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Wednesday, June 20th, 2018



I’m starting to learn more about the issue of net neutrality. It’s rather scary. A solid primer article by NPR can be found here. And here is a great video produced by Four Eyed Monsters that goes in depth on the issue, and what’s at stake. I hope you’ll watch.

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  • http://www.handsoff.org/blog/ HOTI

    Zoner, I’m on the other side of this issue and work with the Hands Off the Internet coalition. IMO the real issue is that of broadband deployment and bandwidth. We in the US are lagging further behind and outside of many cities, broadband deployment is severely lacking.

    The reality is we facing a fast approaching bandwidth crunch given the explosion of online video content. Even staunch net neutrality supporter Google, is warning that the current infrastructure can’t handle IPTV, that’s bad news for their little $1.65 billion side project known as YouTube. As the NPR article you link to mentions with “net neutrality” regulations in place, will hinder investment in infrastructure upgrades and remove incentives for innovation as well. The large content providers like Google, Amazon, Ebay, etc. want the government to protect them from having to pay for new QoS services. Just some things to think about.

  • http://zonersports.com The Zoner

    Thanks for your comments.

    But doesn’t the lack of broadband/bandwidth go back to the phone companies’ not providing the fiber?

    Since I’m new to the issue I hope you can explain that part.

  • http://www.handsoff.org/blog/ HOTI

    Sure, and thanks for your response. Basically, net neutrality legislation would make it illegal for the telcos to have the large content providers help pay for the muti-billion fiber upgrades. Here are two excerpts from articles that will give you more detail on this point.

    “Advanced networks cost billions of dollars to deploy and need to generate predictable revenue to make business sense. The infrastructure companies are unanimous in their belief that offering premium services with guaranteed bandwidth will be necessary for them to justify their investments. Quality-of-service issues alone are likely to require tiering, because in a world of finite bandwidth, people won’t want high-value services like video and voice if they can be degraded by the peer-to-peer applications of teenage neighbors.”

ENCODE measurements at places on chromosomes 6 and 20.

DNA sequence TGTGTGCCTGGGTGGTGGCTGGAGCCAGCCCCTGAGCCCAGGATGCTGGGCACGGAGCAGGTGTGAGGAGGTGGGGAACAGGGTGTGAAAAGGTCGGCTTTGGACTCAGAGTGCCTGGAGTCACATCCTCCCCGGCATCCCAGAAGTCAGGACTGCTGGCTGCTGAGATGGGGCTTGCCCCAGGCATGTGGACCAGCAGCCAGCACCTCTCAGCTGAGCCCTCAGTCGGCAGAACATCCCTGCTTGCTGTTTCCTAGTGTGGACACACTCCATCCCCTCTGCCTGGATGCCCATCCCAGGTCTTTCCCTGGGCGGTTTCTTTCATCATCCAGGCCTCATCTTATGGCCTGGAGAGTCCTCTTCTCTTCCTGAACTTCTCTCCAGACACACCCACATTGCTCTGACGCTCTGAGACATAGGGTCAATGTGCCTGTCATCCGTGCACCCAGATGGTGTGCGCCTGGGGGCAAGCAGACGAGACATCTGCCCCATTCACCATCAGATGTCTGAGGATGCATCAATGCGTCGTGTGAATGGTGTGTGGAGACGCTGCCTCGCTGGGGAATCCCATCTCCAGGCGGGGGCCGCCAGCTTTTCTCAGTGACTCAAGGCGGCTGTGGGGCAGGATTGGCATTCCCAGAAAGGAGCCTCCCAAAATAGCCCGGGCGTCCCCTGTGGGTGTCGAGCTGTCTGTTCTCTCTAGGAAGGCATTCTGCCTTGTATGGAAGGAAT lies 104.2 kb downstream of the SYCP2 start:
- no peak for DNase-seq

“Wall Street will finance new telco and cable fiber optic projects, but only with some reasonable hope of a profit. And that is what net neutrality could squelch. Google, for example, has guaranteed $900 million in advertising revenue to MySpace and paid Dell $1 billion to install Google search boxes on its computers; YouTube partnered with Verizon Wireless; MySpace signed its own content deal with Cingular. But these kinds of preferential partnerships, where content and conduit are integrated to varying degrees — and which are ubiquitous in almost every industry — could be outlawed under net neutrality.”


  • http://zonersports.com The Zoner

    I think it’s interesting that HOTI is supported by AT&T, one of the corp. in the video that gets a beatdown.

    So if phone companies have received 25 billion in tax breaks and revenues have surged over 120% in that time, why haven’t they already built the fiber, which they promised to do years ago?

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